During this economic crisis, Budget 2009 should have funded such an unemployment insurance scheme from government surpluses. This will not be an exception because government surpluses have been handed out in the past, as Central Provident Fund (CPF) top-ups and as Singapore shares. When the economy picks up, the hand-out from the surpluses should be discontinued; and the employers should be mandated to contribute (between) an additional 0.7% to 1.3% towards such a scheme.

CPF employer rates have been revised down during each crisis and never restored to the initial rate before the crisis:
In 1986 (cost outpaced productivity), employer rate was cut from 25% to 10%.
In 1998 (Asia Financial Crisis), employer rate was cut from 20% to 10%.
In 2003 (SARS), employer rate was cut from 16% to 13%.
In 2007, the employer rate was only raised back to 14.5%

Employer CPF contribution rates should be restored; to at least to the ‘pre-SARS’ rate of 16% after this economic crisis ends; and the increase in the rate of contribution should be used for needful social protection schemes like unemployment insurance.

Credit Suisse forecasts that as many as 300,000 may become unemployed in Singapore this year. The Development Bank of Singapore said this crisis could claim 99,000 workers. There is an imperative need to study and implement a national unemployment insurance scheme.

In fact, besides the civil societies’ call for our social safety net (including unemployment insurance) to be enhanced, the governing party’s MP, Mr. Inderjit Singh, also called for unemployment insurance, way back in the Budget 2006 debate. He suggested providing more retrenchment protection (by) having a national unemployment insurance scheme.

But Prime Minister Lee Hsien Loong shot down this suggestion and said, “Who is to pay for this protection? Who is to pay for this unemployment insurance? If you raise employee contributions to CPF, then you reduce workers’ take home pay. Are you prepared to do that?”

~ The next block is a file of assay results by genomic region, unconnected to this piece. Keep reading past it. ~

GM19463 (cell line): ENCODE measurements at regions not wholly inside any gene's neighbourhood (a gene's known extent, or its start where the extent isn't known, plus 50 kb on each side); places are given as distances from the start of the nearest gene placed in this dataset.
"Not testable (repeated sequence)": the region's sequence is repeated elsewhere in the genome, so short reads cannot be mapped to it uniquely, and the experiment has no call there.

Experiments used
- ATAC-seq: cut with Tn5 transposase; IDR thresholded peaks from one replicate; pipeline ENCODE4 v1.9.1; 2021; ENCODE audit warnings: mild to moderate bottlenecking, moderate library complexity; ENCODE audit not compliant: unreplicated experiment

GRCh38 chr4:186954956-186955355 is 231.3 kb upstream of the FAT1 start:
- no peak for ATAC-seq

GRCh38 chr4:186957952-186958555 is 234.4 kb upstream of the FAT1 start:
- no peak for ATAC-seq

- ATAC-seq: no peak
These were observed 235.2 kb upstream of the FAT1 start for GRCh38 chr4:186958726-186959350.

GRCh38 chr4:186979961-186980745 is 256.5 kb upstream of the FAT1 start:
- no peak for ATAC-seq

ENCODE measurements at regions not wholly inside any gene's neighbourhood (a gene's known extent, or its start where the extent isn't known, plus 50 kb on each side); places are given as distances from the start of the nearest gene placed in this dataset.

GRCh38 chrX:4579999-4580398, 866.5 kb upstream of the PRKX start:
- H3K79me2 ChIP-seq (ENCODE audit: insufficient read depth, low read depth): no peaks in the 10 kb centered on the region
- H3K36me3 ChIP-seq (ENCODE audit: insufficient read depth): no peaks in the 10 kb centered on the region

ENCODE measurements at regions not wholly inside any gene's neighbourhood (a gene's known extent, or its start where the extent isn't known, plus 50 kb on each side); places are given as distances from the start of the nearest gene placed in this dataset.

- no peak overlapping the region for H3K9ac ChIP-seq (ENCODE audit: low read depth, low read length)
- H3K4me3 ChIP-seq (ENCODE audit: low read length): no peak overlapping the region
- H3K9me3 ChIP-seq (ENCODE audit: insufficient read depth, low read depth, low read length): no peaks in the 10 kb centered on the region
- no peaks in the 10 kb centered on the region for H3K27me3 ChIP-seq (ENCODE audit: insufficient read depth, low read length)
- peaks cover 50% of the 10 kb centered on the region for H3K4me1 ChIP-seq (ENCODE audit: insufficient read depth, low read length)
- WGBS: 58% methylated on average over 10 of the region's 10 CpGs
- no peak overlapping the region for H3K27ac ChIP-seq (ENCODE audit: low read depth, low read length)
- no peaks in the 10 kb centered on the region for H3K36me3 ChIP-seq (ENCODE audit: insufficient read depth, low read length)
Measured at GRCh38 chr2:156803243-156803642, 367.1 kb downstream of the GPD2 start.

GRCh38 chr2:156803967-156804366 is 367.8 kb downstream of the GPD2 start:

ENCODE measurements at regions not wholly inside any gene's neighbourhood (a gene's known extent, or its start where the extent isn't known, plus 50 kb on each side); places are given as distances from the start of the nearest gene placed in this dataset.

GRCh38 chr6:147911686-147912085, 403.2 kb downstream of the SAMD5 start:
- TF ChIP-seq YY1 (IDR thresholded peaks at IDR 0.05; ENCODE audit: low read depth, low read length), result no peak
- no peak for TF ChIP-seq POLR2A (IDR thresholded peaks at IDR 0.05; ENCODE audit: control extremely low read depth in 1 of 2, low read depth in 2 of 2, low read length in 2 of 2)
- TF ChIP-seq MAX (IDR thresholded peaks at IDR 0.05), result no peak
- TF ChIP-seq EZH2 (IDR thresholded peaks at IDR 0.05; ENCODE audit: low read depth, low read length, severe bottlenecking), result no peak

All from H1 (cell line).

Simple logic will show that the employee’s take home pay need not be affected by the UI. The UI must be settled in principle before practicalities are worked out; and not the other way around. In fact, the government of Singapore has adopted many policies in principle (like the means-testing for healthcare subsidies), before practicalities were worked out.

In 2006, the government also dismissed the unemployment insurance. Most workers already have some form of retrenchment protection, it said. The Ministry of Manpower (MOM) did a survey in 2004 and found that 96 percent of private sector establishments with at least 25 employees paid retrenchment benefits to their local employees who had at least three years of service. This suggests that there is already some kind of unemployment protection which is in the retrenchment benefits scheme.

But questions remain. What is the total percentage of Singapore companies with 25 or more staff? What about those who lose their jobs before completing 3 years of service (especially the new entrants to the job market) in this economic crisis? What about the companies who fail to deliver retrenchment benefits even for employees who have worked for three years or more because of bankruptcies and/or closure of their enterprise?